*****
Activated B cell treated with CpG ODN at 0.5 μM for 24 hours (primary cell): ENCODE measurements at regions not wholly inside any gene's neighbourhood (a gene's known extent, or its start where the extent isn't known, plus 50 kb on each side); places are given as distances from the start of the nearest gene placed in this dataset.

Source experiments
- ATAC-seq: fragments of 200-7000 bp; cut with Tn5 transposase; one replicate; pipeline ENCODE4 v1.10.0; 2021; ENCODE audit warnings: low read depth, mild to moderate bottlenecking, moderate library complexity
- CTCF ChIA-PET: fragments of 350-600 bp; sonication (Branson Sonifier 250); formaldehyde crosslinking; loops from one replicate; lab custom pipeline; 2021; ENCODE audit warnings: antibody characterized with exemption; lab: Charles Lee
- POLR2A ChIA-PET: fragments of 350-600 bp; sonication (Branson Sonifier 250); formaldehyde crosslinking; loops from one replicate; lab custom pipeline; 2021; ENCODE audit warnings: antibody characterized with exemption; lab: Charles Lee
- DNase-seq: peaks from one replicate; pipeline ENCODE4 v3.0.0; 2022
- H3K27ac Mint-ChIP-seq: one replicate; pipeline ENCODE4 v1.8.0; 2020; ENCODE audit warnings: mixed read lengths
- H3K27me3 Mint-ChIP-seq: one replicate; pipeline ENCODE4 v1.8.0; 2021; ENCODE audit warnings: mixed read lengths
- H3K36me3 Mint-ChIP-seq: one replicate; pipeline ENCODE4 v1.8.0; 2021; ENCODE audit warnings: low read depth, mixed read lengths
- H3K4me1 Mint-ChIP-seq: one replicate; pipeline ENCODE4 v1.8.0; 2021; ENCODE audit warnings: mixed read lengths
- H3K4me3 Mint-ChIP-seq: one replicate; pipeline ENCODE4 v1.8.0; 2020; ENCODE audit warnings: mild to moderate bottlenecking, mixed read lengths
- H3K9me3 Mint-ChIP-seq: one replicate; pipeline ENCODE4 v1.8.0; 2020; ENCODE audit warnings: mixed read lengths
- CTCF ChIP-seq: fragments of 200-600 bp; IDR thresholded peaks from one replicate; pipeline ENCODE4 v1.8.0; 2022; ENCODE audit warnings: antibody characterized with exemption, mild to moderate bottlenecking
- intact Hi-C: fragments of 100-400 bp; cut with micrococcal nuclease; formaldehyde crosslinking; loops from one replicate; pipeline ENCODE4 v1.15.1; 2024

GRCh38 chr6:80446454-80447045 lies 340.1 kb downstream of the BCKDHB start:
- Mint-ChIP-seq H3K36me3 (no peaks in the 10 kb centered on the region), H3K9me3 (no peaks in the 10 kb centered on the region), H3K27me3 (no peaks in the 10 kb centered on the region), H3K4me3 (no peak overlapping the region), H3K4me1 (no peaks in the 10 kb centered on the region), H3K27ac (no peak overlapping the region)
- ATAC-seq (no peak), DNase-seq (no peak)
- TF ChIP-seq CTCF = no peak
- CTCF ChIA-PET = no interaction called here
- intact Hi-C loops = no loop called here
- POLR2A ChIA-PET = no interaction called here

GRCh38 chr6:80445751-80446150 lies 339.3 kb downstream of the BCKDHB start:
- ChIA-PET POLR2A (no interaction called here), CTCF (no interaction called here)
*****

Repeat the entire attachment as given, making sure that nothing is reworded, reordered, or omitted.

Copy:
Activated B cell treated with CpG ODN at 0.5 μM for 24 hours (primary cell): ENCODE measurements at regions not wholly inside any gene's neighbourhood (a gene's known extent, or its start where the extent isn't known, plus 50 kb on each side); places are given as distances from the start of the nearest gene placed in this dataset.

Source experiments
- ATAC-seq: fragments of 200-7000 bp; cut with Tn5 transposase; one replicate; pipeline ENCODE4 v1.10.0; 2021; ENCODE audit warnings: low read depth, mild to moderate bottlenecking, moderate library complexity
- CTCF ChIA-PET: fragments of 350-600 bp; sonication (Branson Sonifier 250); formaldehyde crosslinking; loops from one replicate; lab custom pipeline; 2021; ENCODE audit warnings: antibody characterized with exemption; lab: Charles Lee
- POLR2A ChIA-PET: fragments of 350-600 bp; sonication (Branson Sonifier 250); formaldehyde crosslinking; loops from one replicate; lab custom pipeline; 2021; ENCODE audit warnings: antibody characterized with exemption; lab: Charles Lee
- DNase-seq: peaks from one replicate; pipeline ENCODE4 v3.0.0; 2022
- H3K27ac Mint-ChIP-seq: one replicate; pipeline ENCODE4 v1.8.0; 2020; ENCODE audit warnings: mixed read lengths
- H3K27me3 Mint-ChIP-seq: one replicate; pipeline ENCODE4 v1.8.0; 2021; ENCODE audit warnings: mixed read lengths
- H3K36me3 Mint-ChIP-seq: one replicate; pipeline ENCODE4 v1.8.0; 2021; ENCODE audit warnings: low read depth, mixed read lengths
- H3K4me1 Mint-ChIP-seq: one replicate; pipeline ENCODE4 v1.8.0; 2021; ENCODE audit warnings: mixed read lengths
- H3K4me3 Mint-ChIP-seq: one replicate; pipeline ENCODE4 v1.8.0; 2020; ENCODE audit warnings: mild to moderate bottlenecking, mixed read lengths
- H3K9me3 Mint-ChIP-seq: one replicate; pipeline ENCODE4 v1.8.0; 2020; ENCODE audit warnings: mixed read lengths
- CTCF ChIP-seq: fragments of 200-600 bp; IDR thresholded peaks from one replicate; pipeline ENCODE4 v1.8.0; 2022; ENCODE audit warnings: antibody characterized with exemption, mild to moderate bottlenecking
- intact Hi-C: fragments of 100-400 bp; cut with micrococcal nuclease; formaldehyde crosslinking; loops from one replicate; pipeline ENCODE4 v1.15.1; 2024

GRCh38 chr6:80446454-80447045 lies 340.1 kb downstream of the BCKDHB start:
- Mint-ChIP-seq H3K36me3 (no peaks in the 10 kb centered on the region), H3K9me3 (no peaks in the 10 kb centered on the region), H3K27me3 (no peaks in the 10 kb centered on the region), H3K4me3 (no peak overlapping the region), H3K4me1 (no peaks in the 10 kb centered on the region), H3K27ac (no peak overlapping the region)
- ATAC-seq (no peak), DNase-seq (no peak)
- TF ChIP-seq CTCF = no peak
- CTCF ChIA-PET = no interaction called here
- intact Hi-C loops = no loop called here
- POLR2A ChIA-PET = no interaction called here

GRCh38 chr6:80445751-80446150 lies 339.3 kb downstream of the BCKDHB start:
- ChIA-PET POLR2A (no interaction called here), CTCF (no interaction called here)